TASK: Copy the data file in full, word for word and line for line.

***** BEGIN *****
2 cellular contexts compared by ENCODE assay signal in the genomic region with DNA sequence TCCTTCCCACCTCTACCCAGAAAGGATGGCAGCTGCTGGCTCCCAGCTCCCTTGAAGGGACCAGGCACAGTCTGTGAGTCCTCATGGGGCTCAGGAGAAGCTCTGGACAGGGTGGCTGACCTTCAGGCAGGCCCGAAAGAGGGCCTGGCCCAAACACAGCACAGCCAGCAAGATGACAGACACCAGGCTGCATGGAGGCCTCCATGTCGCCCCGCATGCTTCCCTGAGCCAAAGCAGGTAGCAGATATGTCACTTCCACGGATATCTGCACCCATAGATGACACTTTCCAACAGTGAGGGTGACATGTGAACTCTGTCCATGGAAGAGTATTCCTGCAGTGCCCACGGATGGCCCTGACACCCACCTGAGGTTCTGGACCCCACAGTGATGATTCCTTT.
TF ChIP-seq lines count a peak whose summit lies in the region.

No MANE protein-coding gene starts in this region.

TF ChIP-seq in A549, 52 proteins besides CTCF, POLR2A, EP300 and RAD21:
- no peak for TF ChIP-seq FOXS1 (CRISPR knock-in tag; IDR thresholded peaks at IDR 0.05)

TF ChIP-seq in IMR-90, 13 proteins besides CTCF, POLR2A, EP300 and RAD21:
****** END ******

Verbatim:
2 cellular contexts compared by ENCODE assay signal in the genomic region with DNA sequence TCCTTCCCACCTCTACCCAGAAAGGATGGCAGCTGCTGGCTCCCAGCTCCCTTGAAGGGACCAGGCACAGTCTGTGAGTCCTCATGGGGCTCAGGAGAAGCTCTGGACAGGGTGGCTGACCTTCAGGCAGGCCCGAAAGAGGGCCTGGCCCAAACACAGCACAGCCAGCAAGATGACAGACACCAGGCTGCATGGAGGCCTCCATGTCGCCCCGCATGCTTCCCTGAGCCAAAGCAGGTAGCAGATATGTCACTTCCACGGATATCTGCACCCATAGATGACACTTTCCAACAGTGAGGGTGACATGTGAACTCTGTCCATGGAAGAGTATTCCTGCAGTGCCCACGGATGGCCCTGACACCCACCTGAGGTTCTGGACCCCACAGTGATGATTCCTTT.
TF ChIP-seq lines count a peak whose summit lies in the region.

No MANE protein-coding gene starts in this region.

TF ChIP-seq in A549, 52 proteins besides CTCF, POLR2A, EP300 and RAD21:
- no peak for TF ChIP-seq FOXS1 (CRISPR knock-in tag; IDR thresholded peaks at IDR 0.05)

TF ChIP-seq in IMR-90, 13 proteins besides CTCF, POLR2A, EP300 and RAD21: